The goal of rituals is to make things habits. Going from a routine, having a ritual, to reinforce that routine, that way it becomes a habit.
Here are some of my personal morning rituals.
Every morning, I wake up and I spend a minimum of 5 minutes snuggling and petting my cat. It’s very soothing and relaxing for me personally to start my day like this petting him.
I generally then do 15 minutes of stretching or 30 minutes of yoga, depending upon how ambitious I’m feeling.
Then I’ll take a shower.
I’ll take 15 minutes with my journal where I write about things in the present tense. I’ll write about gratitude. I will also write about things that I know I want because I want to be grateful about the things that I will have in the future. It allows me to align with those goals.
For example, you could write:
I am grateful for the wonderful business that I have. I’m grateful for the wonderful employees I have. It allows you to put yourself in the headspace of where you will be once all of those things have come to fruition.
When my son is home, I love to have breakfast with him and then do a morning walk with him.
Now when I start my workday here are some things that I like to do.
I like to start out with my planner. I use a Full Focus planner by Michael Hyatt. When I write in my planner I prefer to do it somewhere in nature. I make sure to get really clear on my goals and decide what I can honestly accomplish. I write in the planner what I want to get done today, and I have a very specific way that I organize things in my planner. We may talk about that another time.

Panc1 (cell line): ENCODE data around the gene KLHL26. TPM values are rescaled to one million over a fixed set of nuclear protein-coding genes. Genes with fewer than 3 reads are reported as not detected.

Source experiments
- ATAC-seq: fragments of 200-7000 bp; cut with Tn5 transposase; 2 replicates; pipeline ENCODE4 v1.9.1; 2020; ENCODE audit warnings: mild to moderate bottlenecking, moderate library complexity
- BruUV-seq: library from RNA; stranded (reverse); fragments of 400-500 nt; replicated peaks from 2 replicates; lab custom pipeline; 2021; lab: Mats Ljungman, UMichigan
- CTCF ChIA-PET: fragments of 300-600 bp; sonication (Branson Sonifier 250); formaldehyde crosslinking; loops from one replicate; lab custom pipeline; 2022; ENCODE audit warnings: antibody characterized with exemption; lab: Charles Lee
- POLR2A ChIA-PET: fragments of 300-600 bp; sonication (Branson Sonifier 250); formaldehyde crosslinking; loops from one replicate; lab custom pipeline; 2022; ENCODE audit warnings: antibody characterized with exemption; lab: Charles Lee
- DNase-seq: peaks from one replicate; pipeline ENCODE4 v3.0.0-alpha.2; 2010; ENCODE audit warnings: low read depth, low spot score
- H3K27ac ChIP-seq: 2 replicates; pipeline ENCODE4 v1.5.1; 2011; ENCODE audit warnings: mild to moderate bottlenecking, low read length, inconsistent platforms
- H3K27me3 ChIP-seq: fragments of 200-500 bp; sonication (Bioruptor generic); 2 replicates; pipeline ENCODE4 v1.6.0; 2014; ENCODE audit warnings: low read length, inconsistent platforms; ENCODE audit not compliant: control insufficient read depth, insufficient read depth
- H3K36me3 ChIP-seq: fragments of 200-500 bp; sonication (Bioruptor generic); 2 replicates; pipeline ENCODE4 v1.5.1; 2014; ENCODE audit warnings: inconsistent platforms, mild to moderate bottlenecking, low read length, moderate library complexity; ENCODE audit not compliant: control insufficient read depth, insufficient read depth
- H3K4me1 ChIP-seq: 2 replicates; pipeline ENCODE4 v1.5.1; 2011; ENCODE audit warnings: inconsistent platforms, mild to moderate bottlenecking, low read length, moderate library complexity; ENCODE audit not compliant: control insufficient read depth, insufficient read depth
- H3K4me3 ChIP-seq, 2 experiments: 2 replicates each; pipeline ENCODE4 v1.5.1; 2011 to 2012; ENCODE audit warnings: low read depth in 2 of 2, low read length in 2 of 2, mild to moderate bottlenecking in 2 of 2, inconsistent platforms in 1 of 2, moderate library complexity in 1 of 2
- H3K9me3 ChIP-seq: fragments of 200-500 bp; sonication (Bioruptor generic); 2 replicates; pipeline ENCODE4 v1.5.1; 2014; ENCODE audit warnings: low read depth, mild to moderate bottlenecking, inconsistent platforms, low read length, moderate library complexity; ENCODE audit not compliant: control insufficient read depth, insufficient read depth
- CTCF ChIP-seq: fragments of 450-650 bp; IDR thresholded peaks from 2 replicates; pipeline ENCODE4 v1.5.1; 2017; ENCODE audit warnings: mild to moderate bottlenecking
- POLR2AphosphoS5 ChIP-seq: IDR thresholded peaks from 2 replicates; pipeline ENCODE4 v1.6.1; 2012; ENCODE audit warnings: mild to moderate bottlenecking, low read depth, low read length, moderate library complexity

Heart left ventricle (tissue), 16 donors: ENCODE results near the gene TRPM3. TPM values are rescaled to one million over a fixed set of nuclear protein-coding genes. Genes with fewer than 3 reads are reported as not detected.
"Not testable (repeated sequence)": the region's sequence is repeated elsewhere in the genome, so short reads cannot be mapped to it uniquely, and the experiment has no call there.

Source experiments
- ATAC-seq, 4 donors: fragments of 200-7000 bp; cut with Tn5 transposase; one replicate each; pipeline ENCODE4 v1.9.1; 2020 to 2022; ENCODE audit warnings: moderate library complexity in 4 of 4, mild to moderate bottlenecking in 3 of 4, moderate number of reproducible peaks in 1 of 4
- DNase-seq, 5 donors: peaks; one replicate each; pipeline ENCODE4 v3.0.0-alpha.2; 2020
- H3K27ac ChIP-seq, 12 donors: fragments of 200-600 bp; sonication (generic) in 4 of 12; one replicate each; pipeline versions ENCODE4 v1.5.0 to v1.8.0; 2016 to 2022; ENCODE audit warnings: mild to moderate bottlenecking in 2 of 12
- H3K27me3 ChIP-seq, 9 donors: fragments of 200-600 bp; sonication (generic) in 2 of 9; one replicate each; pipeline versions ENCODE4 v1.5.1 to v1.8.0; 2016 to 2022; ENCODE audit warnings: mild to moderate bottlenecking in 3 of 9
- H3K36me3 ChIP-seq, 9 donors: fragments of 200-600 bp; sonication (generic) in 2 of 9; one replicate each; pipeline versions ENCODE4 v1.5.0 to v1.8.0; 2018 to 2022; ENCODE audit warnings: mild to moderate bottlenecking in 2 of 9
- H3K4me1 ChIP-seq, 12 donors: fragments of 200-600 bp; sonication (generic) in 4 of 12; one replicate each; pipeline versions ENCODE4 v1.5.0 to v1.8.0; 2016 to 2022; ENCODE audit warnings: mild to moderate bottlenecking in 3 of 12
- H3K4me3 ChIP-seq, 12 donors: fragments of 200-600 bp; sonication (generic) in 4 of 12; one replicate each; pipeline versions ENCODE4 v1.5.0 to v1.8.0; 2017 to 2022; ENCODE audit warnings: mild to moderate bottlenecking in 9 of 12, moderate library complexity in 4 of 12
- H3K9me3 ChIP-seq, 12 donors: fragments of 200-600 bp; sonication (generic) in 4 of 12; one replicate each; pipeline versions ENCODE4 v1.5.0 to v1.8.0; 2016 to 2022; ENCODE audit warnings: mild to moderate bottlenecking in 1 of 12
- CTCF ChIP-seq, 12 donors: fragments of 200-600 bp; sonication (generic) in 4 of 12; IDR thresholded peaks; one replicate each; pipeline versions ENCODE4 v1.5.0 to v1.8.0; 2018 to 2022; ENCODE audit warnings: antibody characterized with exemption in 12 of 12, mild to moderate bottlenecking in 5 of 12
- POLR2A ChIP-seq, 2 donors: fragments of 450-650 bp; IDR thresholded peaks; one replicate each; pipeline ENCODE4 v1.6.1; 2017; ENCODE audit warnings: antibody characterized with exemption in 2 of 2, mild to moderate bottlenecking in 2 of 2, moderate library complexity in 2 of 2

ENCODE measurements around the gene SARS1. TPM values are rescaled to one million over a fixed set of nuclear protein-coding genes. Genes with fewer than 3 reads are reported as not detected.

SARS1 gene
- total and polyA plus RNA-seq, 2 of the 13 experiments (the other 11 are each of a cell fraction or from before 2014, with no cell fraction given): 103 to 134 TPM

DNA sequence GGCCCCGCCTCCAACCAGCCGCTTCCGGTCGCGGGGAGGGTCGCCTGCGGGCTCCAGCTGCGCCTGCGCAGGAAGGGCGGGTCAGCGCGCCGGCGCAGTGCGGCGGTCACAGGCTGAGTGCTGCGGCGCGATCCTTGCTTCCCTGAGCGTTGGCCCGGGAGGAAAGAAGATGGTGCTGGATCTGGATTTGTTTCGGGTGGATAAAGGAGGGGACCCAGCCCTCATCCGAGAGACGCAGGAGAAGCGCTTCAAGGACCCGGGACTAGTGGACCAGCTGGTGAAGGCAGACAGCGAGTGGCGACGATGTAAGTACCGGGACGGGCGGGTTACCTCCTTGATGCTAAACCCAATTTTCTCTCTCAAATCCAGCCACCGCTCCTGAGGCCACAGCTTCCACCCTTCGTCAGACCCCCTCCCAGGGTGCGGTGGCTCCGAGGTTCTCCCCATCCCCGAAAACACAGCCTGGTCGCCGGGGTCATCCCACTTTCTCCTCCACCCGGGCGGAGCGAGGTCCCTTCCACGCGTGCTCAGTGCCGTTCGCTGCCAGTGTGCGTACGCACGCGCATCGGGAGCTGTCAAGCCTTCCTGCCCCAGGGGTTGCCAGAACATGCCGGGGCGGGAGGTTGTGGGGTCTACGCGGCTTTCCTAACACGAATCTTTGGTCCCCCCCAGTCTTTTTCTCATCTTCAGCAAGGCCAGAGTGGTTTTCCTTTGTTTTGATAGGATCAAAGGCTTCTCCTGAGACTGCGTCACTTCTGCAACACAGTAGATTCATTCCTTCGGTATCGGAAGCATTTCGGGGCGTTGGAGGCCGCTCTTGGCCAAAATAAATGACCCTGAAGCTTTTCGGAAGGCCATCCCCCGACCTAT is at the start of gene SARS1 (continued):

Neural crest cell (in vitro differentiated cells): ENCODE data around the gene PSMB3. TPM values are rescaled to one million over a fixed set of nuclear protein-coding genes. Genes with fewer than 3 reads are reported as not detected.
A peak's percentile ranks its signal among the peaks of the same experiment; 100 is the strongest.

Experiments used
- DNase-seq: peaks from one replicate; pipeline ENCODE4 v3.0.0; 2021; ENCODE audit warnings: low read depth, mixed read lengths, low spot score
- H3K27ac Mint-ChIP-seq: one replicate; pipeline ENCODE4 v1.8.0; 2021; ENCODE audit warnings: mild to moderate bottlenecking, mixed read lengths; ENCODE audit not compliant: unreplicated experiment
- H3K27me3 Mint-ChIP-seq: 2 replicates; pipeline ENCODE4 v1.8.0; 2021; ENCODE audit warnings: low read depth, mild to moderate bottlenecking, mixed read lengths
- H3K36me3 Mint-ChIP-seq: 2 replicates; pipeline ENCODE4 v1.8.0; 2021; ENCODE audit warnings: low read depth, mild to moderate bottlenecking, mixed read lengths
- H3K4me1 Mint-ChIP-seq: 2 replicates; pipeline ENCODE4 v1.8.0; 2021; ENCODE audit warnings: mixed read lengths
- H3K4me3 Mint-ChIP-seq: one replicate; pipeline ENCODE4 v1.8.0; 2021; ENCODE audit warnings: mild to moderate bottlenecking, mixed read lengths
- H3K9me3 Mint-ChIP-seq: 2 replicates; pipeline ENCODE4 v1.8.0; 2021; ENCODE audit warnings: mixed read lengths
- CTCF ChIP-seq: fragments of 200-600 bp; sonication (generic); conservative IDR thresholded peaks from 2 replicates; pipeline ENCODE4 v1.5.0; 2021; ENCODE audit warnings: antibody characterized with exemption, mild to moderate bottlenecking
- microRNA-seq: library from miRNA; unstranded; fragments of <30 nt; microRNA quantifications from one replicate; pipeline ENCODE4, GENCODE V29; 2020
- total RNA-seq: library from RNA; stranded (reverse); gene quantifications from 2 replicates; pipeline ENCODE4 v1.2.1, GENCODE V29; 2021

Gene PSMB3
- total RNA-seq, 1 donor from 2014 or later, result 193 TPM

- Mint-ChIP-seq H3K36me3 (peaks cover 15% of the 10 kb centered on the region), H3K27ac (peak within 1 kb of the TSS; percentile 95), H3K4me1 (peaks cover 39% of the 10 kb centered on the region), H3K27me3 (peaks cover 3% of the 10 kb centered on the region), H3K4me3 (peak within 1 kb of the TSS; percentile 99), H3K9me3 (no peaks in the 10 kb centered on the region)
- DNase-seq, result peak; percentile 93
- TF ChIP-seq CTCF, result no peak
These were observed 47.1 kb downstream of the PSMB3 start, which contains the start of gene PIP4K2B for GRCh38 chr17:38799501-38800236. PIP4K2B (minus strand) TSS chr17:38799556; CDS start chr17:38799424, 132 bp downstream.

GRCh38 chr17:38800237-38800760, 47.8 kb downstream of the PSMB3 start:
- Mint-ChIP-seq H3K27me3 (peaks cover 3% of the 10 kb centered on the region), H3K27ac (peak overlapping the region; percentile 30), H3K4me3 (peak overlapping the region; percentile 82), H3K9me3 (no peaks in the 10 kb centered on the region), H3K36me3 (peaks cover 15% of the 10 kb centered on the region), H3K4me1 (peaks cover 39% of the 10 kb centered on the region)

I then go through the Facebook groups and post when I can help. The other thing I like to do is check my email.
I have a specific playlist that I listen to while I’m getting these things done. And I know that once my playlist is over, my day has to begin.
When my day is coming to a close, I have different rituals.
When I was in my van, I would pull into a Starbucks on my way home, then I would sit somewhere with a view while having my drink.
Then I’ll drive back, shut down the van.
If I’m ending my day in my office, I’ll begin checking Facebook groups again because I want to help people.
I’ll look in my planner and whatever I didn’t accomplish I’ll move over to the next day.
I always have a specific song, 15 Tons, that I listen to at the end of the day. I’m signaling to my brain that it’s time to do anything but work.
Here are my evening rituals before bed.
I am not as good at evening rituals, and it is something that I do need to get better at. Because Savvy Groomer has been growing a lot, it’s harder for me to get into the headspace of having bed time.
I shower at the end of the day. I generally read for about a minimum of an hour. I prefer to have a physical book, but if I can’t, I have my Kindle. Or if I’m really exhausted I’ll have my Air Pods in and listen to about an hour of a book.
Right before bed I always meditate or pray. I project any ideas or dreams that I have. I say that this is what I’m going to do and this is how I’m going to do it. From there, I kind of just let my mind wander and daydream. I fantasize about what I want. Then I will slowly fall asleep.